Rhabdobaris implicata Pulitzer-Finali, 1983

Sitjà, Cèlia & Maldonado, Manuel, 2014, New and rare sponges from the deep shelf of the Alboran Island (Alboran Sea, Western Mediterranean), Zootaxa 3760 (2), pp. 141-179 : 165-168

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Rhabdobaris implicata Pulitzer-Finali, 1983


Rhabdobaris implicata Pulitzer-Finali, 1983

( Figs. 11A–B View FIGURE 11 , 12 View FIGURE 12 ; Table 2)

Synonymy. Cerbaris implicatus ( Pulitzer-Finali, 1983) : Alvarez & Van Soest 2002, 751–752.

Material examined. Only one individual (MNCN-Sp23-BV14) collected from Stn. 14 ( Table 1 View TABLE 1 , Fig. 1 View FIGURE 1 ), a 96–100 m deep, gravel bottom on the deep shelf of the island. The collected individual is herein designated the neotype, given that the previously available holotype specimen was entirely acid-dissolved to obtain a spicule slide. We are reasoning herein (see the Taxonomic remarks section) that type material in which the macroscopic body features and the skeletal arrangement can be evaluated is crucial to recognize the distinct nature of the monotypic genus Rhabodobaris within the family Bubaridae and, therefore, to support the nomenclatorial restitution of the genus. These "exceptional circumstances" strongly advice the neotype designation to preserve the stability of the nomenclature, following article 75 of the International Code of Zoological Nomenclature .

Comparative material: Original holotype of Rhabdobaris implicata Pulitzer-Finali, 1983 . The only available material of the original holotype is the spicule slide (MSNG-47170) resulting from boiling in nitric acid the small specimen collected off Calvi, N-W of Corse, at 121–149 m depth ( Pulitzer-Finali 1983).

Macroscopic description. Stalked, flabellate sponge ( Fig. 11A–B View FIGURE 11 ), with a thin lamina measuring 15 mm long x 25 mm wide x 1 mm thick; the stalk, somewhat compressed, measures 7 mm in length x 2.5 mm in wideness. There are 3 and 4 reinforcement ribs at each side of the lamina ( Fig. 11A–B View FIGURE 11 ), making the lamina poorly flexible. There are no aquiferous openings discernible to the naked eye. The surface of the lamina is markedly hispid, with long spicules protruding uniformly at moderated density. The stalk is less hispid. The color of the alcoholpreserved specimen is creamy white.

Skeleton. Megascleres are in seven categories: long hispidating styles, rhabdostyles, oxeas, styrongyles, acanthoxeas, acanthostyles, acanthostrongyles. Microscleres are raphides in trichodragmata. Hispidating styles are long, gently conical, nearly straight or softly curved, with a regular round end and a sharp, acerate or hastate point ( Fig. 12A–B View FIGURE 12 ). They are 754–1557 µm long and 8–16 µm wide. Rhabdostyles have a slight to marked curvature on their first ¼ of their length ( Fig. 12A, C View FIGURE 12 ), rarely becoming regular styles. Other variations occurring in the rhabdostyles are annular or irregular swellings in the vicinity of the round end and polyaxial malformations in the vicinity of the pointing end ( Fig. 12C View FIGURE 12 ); the points can be acerate, stepped, or even bifid ( Fig. 12A View FIGURE 12 ). Rhabdostyles measure 137–304 x 5–13 µm, although some thinner, growing stages ( Fig. 12A View FIGURE 12 ) can occasionally be observed, measuring 107–212 x 3–6 µm. Oxeas are isodiametric, in a wide range of morphologies, showing from one to three flexion points, and more asymmetrical ( Fig. 12A, E View FIGURE 12 ); they can occasionally be centrotylote, sometimes with the swelling placed asymmetrically. Oxea ends are acerate, conical, mucronate or stepped, with bifid and polyaxonic malformations also occurring ( Fig. 12A, E View FIGURE 12 ). Oxeas measure 222–405 x 5–10 µm, although, as it happens in the rhabdostyles, thinner growing stages ( Fig. 12A View FIGURE 12 ) measuring 185–285 x 1–3 µm occasionally occur. Strongyles are curved once or twice, regularly or irregularly ( Fig. 12A View FIGURE 12 ), occasionally symmetrically or asymmetrically centrotylote, measuring 160–310 x 14– 15 µ. Strongyles are clearly less abundant than rhabdostyles and oxeas.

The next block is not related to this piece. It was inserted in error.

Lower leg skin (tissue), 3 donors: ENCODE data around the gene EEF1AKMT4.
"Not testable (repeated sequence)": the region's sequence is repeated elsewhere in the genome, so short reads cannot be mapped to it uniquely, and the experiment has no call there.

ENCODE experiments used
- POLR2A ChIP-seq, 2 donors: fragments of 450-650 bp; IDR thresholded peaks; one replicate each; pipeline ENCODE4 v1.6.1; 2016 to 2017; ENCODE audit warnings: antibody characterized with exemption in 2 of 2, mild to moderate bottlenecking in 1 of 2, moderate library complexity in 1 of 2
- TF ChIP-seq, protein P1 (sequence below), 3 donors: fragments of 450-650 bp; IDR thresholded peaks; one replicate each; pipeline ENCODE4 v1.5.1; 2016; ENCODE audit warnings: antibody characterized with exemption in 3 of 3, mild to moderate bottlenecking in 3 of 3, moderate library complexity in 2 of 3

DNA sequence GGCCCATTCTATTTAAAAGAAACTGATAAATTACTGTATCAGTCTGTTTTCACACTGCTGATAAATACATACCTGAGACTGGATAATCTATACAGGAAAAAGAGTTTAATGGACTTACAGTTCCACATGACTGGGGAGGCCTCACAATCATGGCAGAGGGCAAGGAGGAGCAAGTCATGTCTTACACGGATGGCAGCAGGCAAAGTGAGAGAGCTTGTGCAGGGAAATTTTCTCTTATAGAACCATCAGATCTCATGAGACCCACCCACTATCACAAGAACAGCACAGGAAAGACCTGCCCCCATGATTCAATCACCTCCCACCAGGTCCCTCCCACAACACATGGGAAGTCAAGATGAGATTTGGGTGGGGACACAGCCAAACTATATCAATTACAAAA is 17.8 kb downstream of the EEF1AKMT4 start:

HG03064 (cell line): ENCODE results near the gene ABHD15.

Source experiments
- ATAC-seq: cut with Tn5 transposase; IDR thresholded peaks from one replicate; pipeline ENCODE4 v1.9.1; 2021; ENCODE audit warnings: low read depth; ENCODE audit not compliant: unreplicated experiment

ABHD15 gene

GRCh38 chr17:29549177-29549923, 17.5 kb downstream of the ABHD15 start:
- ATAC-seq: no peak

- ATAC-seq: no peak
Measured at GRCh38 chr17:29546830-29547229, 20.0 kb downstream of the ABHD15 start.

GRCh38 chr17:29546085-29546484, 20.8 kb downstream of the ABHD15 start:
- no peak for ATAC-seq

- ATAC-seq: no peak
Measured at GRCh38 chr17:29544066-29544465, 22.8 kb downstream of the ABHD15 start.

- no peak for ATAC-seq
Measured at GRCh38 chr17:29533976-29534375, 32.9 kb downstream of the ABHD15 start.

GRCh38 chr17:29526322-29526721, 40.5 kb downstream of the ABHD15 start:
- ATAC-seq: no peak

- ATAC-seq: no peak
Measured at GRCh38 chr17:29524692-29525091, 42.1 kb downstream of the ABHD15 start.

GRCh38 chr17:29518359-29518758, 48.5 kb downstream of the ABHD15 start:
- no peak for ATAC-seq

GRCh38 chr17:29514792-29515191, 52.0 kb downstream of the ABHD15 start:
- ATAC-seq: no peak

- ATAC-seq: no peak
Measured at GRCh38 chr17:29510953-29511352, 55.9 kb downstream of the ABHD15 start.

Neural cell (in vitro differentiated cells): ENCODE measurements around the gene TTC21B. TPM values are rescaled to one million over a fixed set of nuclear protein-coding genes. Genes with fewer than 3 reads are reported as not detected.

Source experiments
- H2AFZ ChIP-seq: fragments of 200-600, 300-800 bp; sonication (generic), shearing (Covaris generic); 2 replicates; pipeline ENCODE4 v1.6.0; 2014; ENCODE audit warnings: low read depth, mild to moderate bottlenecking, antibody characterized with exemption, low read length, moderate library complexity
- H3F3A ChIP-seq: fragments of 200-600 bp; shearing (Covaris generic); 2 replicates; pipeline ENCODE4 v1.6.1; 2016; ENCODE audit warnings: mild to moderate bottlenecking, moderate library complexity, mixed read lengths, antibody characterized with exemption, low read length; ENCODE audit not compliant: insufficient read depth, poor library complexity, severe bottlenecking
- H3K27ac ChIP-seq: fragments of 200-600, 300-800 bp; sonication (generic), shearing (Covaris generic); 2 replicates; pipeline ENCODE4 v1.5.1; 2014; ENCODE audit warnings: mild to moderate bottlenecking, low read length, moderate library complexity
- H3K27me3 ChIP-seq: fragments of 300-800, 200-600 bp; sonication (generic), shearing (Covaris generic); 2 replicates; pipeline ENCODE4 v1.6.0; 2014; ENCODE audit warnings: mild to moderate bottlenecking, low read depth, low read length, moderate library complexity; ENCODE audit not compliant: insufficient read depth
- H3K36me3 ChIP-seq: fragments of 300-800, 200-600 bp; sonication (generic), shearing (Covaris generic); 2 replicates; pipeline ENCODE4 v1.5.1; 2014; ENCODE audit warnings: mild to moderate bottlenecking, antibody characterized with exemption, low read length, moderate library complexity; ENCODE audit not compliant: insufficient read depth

The rhabdostyles, the oxeas and the strongyles have "acanthose versions", which usually are slightly smaller and less abundant than their respective smooth counterparts. Acanthorhabdostyles measure 125–187 x 6–11 µm and show from scarce to abundant small spines, equally or unequally distributed along the spicule and not necessarily confined to one of the ends ( Fig. 12D View FIGURE 12 ). Acanthoxeas measure 120–280 x 7–9 µm and show few to abundant spines, often more concentrated towards the ends ( Fig. 12A, F View FIGURE 12 ). In few acanthoxeas, the spines were relatively thick and blunt, becoming a sort of tubercles. Acanthostrongyles measure 129–409 x 5–12 µm, being entirely or partially spiny ( Fig. 12A View FIGURE 12 ). Microscleres are toxiform raphides, occurring in trichodragmata ( Fig. 12A, H View FIGURE 12 ) that measure 22–50 x 10–20 µm.